2. Check for Understanding: Whether you are reading, or your child is reading, ask key comprehension questions, periodically, while reading. Doing this not only helps you see if they are understanding what is being read, but it also teaches them what questions they should be asking themselves as they read.

    Before Starting
    -Look at the Cover & Title! What do you think this book will be about?
    -Do you know anything about this topic?
    -What types of characters do you think will be in the story?

    During
    Stop periodically (every paragraph or page) and ask:
    -"Who?"
    -"What just happened?"
    -"Where?"
    At key points, you can also ask "How did it happen?" and "Why did it happen?"

    As you progress through the story, make sure that your child is holding on to the story by asking "What has happened so far?"

    Teach them to predict / imagine / hypothesize by asking "How do you think the character will handle the situation?"

    Also, clear their doubts and give them a voice in your daily reading practice by asking
    “Is there anything you are wondering right now?”

    After:
    Check to see if your child understood the text by asking
    -“What was the main message in the story/text?”
    -“Tell me the story in your own words”
    “What were the most important events in the story?”

  3. Make connections. As you and your children read aloud, share experiences you have had that relate to the story and have them share theirs. Not only does this build an interest in reading, but it grounds them in the idea that there is something common and shared in the act of reading, and it invests them in the story.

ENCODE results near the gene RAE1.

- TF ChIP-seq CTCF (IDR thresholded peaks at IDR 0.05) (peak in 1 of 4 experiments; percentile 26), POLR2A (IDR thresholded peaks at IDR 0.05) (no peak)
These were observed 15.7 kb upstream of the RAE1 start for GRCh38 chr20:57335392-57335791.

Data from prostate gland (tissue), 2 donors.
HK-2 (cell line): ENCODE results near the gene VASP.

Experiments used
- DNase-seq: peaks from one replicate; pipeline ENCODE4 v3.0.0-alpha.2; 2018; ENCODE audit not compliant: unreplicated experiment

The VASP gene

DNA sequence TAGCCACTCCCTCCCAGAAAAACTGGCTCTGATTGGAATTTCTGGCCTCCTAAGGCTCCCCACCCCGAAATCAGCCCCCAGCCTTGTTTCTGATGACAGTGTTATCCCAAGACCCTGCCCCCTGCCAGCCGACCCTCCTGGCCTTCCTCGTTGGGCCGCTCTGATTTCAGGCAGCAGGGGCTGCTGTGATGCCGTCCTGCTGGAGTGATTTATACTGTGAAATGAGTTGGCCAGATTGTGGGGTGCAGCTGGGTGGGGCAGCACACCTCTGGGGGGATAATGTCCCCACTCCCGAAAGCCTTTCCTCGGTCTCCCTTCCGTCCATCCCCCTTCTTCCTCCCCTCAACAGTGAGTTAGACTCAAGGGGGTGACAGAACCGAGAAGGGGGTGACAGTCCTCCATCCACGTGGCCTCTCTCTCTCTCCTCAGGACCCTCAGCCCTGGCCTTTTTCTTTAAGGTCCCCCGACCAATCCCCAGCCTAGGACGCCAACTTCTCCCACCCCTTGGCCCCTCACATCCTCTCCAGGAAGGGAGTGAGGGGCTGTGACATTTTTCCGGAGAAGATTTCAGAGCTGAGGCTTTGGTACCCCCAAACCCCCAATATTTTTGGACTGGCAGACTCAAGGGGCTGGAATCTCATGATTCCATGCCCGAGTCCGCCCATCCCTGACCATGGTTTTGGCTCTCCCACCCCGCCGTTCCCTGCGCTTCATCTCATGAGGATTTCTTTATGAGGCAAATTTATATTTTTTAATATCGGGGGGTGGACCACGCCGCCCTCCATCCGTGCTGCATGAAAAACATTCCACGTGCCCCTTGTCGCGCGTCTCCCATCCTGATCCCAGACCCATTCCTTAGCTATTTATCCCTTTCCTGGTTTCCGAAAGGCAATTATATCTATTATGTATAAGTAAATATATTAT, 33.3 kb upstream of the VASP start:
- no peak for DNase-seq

4. Create a visual. Sometimes children have a hard time visualizing what they just read. Help your children visualize by describing the scene, characters, and plot. You can even ask them what they are visualizing and have them draw in pencil, pen, markers, or colored pencils. They will be involved and creating their own story, which will help them get a clearer understanding of what is happening.

  5. Make inferences and predictions. Making inferences and predictions goes hand-and-hand with asking questions. Inferring is the ability to take clues and given knowledge from a text and conclude what will happen next. To help them infer, ask them to predict what might happen next in the story
         “What does the author want you to think about?”
          “Why do you think the character did ______?”
          “What do you think will happen next?”
           “If the story had a sequel, what do you think it would be about?”

  6. Fix any type of confusion. It is important to go back and re-read as soon as your child seems confused! Make sure you are tracking your child's comprehension progress. The moment they can't answer one of your questions, whether it's at the first sentence or in the middle, or maybe even at the end, back up and re-read!
Remember, building Reading Comprehension will take time. Comprehension is built on phonetic awareness, reading fluency, vocabulary, and / or language arts. Stick to your daily reading practice (especially when you want to give up) and remind your child that it is important to understand every single word / sentence / paragraph / story they read.
Over time, as you lovingly help them to see the importance of comrehension., and pour through endless stories together, you'll see your child learn the steps it takes to understand what they read -- slowly, and then all at once :)

 

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References:

Montgomery, Courtney. "How to Improve Reading Comprehension: 8 Expert Tips." How to Improve Reading Comprehension: 8 Expert Tips. PrepScholar, 25 June 2016. Web. 10 Oct. 2017.

Osewalt, Ginny. "6 Tips for Helping Your Child Improve Reading Comprehension." Understood.org. Web. 10 Oct. 2017.